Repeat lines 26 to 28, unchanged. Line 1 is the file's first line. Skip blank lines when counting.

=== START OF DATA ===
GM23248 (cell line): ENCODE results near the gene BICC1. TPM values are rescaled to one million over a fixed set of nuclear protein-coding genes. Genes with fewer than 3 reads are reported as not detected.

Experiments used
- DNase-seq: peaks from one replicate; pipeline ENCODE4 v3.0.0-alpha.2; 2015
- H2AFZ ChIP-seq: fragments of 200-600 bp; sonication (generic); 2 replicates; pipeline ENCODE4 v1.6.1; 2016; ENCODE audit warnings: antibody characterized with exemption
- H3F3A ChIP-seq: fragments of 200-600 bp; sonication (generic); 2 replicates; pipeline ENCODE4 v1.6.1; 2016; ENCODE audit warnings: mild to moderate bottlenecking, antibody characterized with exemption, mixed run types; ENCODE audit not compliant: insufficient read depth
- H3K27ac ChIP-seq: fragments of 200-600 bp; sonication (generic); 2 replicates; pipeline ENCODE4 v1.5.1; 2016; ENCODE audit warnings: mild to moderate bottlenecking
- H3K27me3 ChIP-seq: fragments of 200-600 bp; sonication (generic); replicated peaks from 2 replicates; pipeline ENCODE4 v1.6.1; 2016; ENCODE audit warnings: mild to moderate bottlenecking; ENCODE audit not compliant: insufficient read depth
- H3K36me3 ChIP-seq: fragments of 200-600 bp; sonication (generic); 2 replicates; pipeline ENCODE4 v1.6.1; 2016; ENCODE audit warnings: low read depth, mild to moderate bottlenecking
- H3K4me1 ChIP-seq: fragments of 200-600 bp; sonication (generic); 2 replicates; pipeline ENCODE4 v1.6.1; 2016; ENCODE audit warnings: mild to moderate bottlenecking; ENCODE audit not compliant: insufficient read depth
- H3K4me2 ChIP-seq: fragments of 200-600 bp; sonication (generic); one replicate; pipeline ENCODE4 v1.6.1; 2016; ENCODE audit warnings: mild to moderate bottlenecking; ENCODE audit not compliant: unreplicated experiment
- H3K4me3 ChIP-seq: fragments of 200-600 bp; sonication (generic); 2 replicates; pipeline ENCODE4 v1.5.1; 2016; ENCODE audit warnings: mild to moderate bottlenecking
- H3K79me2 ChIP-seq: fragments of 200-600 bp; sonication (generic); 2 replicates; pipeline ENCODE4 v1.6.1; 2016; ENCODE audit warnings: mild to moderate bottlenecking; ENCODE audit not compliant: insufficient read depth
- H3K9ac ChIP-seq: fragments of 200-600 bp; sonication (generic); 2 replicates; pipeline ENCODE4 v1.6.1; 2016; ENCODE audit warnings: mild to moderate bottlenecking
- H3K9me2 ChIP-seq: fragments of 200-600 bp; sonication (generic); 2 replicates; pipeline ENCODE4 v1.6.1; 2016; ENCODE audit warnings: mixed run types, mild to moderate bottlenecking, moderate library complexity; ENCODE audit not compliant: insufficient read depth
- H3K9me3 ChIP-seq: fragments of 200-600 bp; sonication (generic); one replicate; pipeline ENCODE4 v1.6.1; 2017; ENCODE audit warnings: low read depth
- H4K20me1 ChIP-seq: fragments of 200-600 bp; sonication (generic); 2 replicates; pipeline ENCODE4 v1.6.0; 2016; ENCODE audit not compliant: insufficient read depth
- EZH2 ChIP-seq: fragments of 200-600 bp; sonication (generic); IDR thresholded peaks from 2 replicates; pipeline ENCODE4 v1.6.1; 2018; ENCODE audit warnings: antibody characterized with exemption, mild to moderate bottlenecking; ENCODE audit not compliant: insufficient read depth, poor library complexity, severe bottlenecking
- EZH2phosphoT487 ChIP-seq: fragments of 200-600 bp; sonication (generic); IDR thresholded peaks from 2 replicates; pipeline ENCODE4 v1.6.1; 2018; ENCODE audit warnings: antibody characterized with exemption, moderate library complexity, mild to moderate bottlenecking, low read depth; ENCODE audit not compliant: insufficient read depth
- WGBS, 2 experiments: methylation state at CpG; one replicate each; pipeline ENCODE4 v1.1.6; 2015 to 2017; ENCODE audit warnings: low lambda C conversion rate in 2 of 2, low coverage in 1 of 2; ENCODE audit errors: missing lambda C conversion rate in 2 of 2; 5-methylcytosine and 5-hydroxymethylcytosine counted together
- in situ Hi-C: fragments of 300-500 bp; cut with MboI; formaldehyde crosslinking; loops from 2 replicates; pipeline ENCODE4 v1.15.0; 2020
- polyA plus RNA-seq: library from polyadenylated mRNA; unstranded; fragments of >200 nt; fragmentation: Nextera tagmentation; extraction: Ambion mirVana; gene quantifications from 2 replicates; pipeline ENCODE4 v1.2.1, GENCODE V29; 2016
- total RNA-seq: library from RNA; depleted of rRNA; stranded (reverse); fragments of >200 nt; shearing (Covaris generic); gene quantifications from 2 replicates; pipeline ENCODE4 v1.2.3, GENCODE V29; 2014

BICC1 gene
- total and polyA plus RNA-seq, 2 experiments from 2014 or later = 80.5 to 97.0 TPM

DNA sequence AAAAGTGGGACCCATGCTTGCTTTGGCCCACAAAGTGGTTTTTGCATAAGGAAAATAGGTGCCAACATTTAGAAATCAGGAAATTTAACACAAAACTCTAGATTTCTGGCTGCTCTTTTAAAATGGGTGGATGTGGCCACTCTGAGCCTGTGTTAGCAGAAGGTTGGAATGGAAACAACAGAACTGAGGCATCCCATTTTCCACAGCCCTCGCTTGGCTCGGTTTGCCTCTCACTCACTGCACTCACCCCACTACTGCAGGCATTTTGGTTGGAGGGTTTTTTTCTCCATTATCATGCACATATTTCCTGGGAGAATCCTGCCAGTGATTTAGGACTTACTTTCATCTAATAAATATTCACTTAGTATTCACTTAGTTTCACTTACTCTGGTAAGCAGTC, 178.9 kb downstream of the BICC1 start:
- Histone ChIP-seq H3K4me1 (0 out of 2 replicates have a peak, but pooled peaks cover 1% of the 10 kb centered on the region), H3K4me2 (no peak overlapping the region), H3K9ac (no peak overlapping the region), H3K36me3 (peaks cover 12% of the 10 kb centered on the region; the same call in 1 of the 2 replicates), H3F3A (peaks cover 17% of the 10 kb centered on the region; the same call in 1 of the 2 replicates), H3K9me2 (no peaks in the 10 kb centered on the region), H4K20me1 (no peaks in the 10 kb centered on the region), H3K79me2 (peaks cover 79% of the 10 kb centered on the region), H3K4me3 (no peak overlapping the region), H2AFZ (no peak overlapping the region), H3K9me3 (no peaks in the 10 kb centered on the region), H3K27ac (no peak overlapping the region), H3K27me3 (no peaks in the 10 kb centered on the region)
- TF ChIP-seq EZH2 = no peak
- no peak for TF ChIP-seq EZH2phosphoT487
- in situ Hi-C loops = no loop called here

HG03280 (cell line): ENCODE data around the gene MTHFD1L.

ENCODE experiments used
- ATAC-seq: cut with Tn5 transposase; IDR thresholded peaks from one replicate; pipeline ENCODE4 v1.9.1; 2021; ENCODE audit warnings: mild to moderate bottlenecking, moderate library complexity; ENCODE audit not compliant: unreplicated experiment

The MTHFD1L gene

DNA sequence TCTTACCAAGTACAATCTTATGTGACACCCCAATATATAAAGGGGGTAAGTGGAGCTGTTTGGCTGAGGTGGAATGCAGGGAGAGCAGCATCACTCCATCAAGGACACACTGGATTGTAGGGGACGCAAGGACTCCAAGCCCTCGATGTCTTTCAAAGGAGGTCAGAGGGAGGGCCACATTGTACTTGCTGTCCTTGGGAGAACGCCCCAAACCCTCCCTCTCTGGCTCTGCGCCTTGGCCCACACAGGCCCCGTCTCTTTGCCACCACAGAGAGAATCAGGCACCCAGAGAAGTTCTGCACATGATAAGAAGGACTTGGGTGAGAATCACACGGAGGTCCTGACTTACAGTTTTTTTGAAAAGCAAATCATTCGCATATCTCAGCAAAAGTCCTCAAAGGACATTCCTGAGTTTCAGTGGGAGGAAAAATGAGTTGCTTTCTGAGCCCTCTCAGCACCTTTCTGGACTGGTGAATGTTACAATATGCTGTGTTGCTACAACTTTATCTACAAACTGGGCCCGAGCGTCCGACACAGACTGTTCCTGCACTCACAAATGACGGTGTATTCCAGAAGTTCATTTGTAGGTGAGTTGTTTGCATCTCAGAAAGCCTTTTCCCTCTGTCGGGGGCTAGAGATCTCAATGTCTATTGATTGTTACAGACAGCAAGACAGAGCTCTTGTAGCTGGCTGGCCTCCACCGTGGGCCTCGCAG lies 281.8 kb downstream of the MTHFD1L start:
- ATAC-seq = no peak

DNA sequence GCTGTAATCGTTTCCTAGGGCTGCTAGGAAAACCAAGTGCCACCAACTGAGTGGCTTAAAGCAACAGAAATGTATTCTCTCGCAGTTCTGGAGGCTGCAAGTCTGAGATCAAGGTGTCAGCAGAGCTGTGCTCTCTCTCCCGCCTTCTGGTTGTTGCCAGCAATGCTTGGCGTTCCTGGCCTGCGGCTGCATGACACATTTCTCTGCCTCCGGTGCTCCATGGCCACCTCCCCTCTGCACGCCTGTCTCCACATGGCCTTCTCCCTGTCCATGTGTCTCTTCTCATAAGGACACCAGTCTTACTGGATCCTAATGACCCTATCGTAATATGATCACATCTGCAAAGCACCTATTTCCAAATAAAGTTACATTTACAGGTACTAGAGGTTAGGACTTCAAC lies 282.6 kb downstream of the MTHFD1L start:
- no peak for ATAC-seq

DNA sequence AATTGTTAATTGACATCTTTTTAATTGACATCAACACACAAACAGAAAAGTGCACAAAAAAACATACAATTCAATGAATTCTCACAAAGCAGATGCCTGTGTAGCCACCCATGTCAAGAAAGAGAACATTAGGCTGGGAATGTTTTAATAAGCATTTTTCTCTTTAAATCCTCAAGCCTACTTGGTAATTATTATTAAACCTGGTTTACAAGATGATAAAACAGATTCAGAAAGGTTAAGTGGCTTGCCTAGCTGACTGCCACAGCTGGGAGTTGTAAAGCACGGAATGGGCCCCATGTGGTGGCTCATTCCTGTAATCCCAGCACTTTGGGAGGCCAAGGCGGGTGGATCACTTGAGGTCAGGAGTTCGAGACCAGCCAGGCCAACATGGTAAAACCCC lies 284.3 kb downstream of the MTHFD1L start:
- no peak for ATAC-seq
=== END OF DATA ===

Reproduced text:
- Histone ChIP-seq H3K4me1 (0 out of 2 replicates have a peak, but pooled peaks cover 1% of the 10 kb centered on the region), H3K4me2 (no peak overlapping the region), H3K9ac (no peak overlapping the region), H3K36me3 (peaks cover 12% of the 10 kb centered on the region; the same call in 1 of the 2 replicates), H3F3A (peaks cover 17% of the 10 kb centered on the region; the same call in 1 of the 2 replicates), H3K9me2 (no peaks in the 10 kb centered on the region), H4K20me1 (no peaks in the 10 kb centered on the region), H3K79me2 (peaks cover 79% of the 10 kb centered on the region), H3K4me3 (no peak overlapping the region), H2AFZ (no peak overlapping the region), H3K9me3 (no peaks in the 10 kb centered on the region), H3K27ac (no peak overlapping the region), H3K27me3 (no peaks in the 10 kb centered on the region)
- TF ChIP-seq EZH2 = no peak
- no peak for TF ChIP-seq EZH2phosphoT487